Black Hawk Down takes us down to the street level of a modern firefight in a way that had never really been portrayed on screen in such a thrilling way. Scott’s style in the film obscure the actors’ faces often, which doesn’t make it easy to know exactly what’s happening, which is a flaw. But I think it’s a useful flaw, making us understand the chaotic nature of being in a foreign country surrounded by gunfire. And with Matchstick Men, I was impressed by the fact that Scott was willing to step aside and allow the story to unfold naturally. It’s a character piece and Scott allows the characters to stay front and center, with Nicolas Cage and Sam Rockwell’s eccentricities given room to play.

Know what other Ridley Scott movie I really like? A Good Year. It’s nothing wonderful, but it looks beautiful and it’s fun. That last word is a big one because not many of Scott’s films are fun, even the ones that should be. There is a decided lack of fun in Robin Hood or American Gangster or Gladiator, films that should be enjoyable to watch in certain parts. Instead, they all feel cold.

The one thing that A Good Year has going for it, that elevates it, is its warmth. Instead of feeling removed from the characters and their plights, we feel close to them and close to the action. In other words, less wide shots and more close-ups. It’s probably my favorite Crowe performance in a Ridley Scott movie because he’s allowed to have fun and, more than that, he’s allowed to grow as a character. Most of the folks populating Scott’s films remain the same from start to finish. But with those three films – Black Hawk Down, Matchstick Men, and A Good Year – I thought I might be warming up to Ridley Scott. Alas, his last three films have been big-budget, bloated films that felt cold. I wonder if the critical drubbing of A Good Year hurt Scott enough to make him return to what audiences seem to love.

I want to go back to Scott’s handling of actors, though, because I don’t think Russell Crowe’s collaborations with him have been particularly fruitful for the actor. Crowe’s best performances have all been with other directors (L.A. Confidential with Curtis Hanson; Master and Commander with Peter Weir; and The Insider with Michael Mann), yet he keeps returning to Scott. Is it because he won the Oscar for Gladiator? Because Crowe wasn’t so great in that film, especially not compared to his other performances with better filmmakers. Gladiator consisted of him yelling a lot and fighting people and had a complete absence of subtlety or nuance. What you see was what you got with him; when the character felt something, we knew it immediately because Crowe would express it by exaggerating the emotion.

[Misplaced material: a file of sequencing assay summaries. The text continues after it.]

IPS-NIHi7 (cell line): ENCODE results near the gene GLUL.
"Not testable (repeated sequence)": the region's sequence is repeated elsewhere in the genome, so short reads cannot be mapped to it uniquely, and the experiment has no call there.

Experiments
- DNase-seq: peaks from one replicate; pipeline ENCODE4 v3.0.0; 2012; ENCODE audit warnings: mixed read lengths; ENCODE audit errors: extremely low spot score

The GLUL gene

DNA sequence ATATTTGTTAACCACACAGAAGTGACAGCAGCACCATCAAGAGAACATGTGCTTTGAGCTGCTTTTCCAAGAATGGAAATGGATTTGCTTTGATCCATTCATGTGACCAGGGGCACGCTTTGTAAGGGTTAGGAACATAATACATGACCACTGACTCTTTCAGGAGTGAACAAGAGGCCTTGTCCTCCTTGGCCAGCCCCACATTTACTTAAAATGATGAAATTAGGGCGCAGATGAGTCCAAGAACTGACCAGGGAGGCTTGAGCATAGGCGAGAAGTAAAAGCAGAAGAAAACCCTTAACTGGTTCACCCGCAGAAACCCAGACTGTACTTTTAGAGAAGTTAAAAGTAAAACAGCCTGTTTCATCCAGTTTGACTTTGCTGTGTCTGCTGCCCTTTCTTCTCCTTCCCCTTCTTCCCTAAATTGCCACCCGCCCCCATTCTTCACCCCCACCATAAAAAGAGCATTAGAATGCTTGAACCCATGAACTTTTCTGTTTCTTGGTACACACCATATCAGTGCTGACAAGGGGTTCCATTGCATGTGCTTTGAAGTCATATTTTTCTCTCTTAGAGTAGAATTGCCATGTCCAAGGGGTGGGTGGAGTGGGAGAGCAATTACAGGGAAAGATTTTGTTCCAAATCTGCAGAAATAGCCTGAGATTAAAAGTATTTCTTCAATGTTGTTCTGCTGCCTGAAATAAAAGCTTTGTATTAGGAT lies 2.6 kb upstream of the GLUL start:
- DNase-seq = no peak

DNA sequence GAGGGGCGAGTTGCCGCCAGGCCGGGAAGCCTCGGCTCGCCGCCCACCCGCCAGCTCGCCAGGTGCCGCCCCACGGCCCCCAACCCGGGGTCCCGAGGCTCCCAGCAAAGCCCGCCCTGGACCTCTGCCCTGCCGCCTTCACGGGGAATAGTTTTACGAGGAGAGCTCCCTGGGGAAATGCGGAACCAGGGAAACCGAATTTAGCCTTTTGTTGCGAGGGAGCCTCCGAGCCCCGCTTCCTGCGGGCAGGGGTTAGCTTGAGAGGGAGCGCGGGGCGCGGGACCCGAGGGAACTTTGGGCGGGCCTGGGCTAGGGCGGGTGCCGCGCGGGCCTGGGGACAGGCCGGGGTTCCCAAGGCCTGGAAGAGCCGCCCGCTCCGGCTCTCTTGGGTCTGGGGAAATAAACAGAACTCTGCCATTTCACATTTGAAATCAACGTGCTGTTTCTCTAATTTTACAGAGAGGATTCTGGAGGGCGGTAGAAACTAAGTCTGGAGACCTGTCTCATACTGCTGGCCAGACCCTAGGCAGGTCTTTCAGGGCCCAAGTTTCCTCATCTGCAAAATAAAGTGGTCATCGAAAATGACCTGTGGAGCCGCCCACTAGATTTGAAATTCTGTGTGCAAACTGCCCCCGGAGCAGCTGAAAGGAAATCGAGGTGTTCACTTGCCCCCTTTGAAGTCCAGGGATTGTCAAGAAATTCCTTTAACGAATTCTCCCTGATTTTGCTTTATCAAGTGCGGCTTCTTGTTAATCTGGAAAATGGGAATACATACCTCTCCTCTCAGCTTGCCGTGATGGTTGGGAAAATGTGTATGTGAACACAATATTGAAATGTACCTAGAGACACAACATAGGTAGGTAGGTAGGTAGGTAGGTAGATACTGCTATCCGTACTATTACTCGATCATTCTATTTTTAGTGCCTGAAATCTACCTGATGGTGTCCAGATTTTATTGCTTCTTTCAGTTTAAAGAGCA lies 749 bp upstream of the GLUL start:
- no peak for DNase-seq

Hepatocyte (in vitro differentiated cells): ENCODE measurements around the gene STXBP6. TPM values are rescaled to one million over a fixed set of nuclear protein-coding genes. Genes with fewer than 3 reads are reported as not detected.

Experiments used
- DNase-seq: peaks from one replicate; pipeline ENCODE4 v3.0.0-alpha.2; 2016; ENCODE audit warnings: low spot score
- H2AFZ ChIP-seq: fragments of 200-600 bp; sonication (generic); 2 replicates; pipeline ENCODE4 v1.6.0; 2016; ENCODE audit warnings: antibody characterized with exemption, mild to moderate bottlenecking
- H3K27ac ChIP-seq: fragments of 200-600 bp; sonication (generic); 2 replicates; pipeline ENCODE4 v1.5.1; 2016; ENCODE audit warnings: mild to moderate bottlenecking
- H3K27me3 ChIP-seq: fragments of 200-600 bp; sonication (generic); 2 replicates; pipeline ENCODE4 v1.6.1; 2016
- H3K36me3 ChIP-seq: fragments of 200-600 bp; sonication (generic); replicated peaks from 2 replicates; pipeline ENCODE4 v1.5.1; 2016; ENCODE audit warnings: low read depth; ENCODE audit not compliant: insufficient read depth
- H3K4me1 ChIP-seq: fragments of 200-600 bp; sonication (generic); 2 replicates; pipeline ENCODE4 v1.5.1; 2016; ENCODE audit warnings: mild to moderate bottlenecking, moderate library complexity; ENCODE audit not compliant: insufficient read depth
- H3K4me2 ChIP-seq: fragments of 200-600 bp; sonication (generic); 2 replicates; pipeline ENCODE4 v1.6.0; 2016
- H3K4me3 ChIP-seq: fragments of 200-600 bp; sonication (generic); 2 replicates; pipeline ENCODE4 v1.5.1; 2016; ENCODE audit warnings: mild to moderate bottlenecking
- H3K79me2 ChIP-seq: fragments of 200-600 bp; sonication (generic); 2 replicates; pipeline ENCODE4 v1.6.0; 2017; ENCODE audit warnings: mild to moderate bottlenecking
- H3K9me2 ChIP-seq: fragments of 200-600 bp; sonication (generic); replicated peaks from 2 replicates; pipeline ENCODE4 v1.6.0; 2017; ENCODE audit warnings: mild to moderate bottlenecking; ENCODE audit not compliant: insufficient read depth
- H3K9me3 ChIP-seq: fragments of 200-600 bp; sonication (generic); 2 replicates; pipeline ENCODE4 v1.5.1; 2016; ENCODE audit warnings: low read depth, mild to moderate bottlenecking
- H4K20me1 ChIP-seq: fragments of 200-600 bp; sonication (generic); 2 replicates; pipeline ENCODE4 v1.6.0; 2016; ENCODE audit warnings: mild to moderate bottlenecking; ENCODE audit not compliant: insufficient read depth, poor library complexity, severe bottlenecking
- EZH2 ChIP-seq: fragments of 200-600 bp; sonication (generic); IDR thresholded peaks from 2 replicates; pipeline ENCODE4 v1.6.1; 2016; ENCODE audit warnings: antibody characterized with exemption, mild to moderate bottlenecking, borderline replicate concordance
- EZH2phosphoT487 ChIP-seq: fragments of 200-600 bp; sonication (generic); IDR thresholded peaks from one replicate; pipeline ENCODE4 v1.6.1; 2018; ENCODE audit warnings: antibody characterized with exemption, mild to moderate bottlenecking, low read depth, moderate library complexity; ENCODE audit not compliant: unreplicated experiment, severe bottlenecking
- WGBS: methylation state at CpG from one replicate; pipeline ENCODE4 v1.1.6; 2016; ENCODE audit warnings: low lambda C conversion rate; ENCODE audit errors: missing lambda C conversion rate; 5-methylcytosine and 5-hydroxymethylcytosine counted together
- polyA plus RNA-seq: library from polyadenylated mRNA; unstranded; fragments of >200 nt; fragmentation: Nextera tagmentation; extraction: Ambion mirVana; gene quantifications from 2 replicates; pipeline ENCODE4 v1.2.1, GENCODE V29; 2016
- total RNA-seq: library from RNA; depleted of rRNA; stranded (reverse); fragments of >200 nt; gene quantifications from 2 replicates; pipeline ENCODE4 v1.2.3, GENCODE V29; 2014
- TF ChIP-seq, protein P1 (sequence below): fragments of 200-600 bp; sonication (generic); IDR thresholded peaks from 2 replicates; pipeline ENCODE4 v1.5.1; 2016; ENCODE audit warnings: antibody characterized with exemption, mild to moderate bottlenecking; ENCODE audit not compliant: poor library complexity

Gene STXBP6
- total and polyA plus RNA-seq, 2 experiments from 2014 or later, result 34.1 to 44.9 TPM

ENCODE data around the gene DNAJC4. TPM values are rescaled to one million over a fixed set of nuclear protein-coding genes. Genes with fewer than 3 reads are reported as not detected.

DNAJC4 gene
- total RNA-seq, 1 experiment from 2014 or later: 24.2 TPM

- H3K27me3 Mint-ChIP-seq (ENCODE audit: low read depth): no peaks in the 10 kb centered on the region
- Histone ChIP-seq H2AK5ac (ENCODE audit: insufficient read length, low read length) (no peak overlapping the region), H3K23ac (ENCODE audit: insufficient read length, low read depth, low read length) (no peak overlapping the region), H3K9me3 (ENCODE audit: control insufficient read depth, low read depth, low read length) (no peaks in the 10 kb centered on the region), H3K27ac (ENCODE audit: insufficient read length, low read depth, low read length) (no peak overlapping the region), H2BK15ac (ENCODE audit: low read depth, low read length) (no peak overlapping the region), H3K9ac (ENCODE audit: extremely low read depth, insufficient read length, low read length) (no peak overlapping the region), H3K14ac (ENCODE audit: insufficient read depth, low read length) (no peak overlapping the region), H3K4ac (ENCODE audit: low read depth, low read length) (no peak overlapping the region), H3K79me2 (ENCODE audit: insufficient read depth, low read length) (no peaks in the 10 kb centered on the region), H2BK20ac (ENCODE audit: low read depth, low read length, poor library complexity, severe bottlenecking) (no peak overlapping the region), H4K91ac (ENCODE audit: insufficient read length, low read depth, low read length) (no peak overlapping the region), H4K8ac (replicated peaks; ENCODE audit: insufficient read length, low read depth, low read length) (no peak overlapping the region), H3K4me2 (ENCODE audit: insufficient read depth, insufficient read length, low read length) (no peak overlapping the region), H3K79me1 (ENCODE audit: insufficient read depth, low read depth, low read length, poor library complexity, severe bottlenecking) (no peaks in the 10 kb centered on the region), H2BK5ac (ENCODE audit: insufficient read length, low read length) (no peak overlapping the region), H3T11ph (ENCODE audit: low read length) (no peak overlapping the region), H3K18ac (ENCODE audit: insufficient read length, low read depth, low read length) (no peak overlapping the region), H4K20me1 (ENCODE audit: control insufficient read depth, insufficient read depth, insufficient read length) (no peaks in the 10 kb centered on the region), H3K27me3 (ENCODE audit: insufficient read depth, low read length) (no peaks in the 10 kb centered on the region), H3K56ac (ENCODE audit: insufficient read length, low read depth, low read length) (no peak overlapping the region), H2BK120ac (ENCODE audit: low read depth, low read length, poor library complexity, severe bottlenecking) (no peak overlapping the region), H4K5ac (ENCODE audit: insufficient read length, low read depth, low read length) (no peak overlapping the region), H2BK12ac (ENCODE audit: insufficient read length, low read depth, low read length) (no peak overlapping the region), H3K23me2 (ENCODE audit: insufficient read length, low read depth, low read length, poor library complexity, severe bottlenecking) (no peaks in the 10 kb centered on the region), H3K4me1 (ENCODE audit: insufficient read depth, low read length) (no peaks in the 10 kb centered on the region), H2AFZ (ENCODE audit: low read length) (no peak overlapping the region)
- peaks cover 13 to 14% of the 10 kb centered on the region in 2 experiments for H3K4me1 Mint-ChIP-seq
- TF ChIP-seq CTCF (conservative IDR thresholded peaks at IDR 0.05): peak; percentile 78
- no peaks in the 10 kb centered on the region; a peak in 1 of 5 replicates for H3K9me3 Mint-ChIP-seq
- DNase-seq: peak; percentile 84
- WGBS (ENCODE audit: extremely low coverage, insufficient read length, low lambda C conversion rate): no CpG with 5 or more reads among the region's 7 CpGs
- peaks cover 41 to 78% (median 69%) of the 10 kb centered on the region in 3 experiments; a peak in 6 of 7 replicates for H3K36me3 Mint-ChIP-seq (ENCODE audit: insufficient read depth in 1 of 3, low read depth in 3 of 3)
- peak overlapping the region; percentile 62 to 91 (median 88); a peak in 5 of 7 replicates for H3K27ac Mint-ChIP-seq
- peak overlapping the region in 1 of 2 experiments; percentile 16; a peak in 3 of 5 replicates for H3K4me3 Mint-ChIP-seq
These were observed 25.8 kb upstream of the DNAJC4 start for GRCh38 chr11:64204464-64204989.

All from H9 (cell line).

But to look at the bigger picture, has there ever been a great performance in a Ridley Scott film? There have definitely been good ones because he has worked with great actors like Susan Sarandon, Jeff Bridges and Joaquin Phoenix. But, I don’t think any of them are all-time great performances. The closest would probably be Nicolas Cage in Matchstick Men, which was a truly terrific portrayal and Ridley Scott wisely let Cage run wild with his tics. Sigourney Weaver in Alien was good, but the character truly became iconic in the sequel. If half of directing is coaxing great performances from your actors, then what does it say about a filmmaker who hasn’t gotten many objectively amazing performances from his casts?

Look, you can hate me for having this opinion of Ridley Scott. Clearly, there are a lot of people that will defend the man for every mistake he makes, but I don’t see how you can defend Robin Hood. More than that, there is a basic disconnect between me and Ridley Scott fans because I am not seeing the greatness that they’re seeing. He’s got about eighty movies in the pipeline, maybe one of those will be the masterpiece that turns me around. But so far, I remain unconvinced.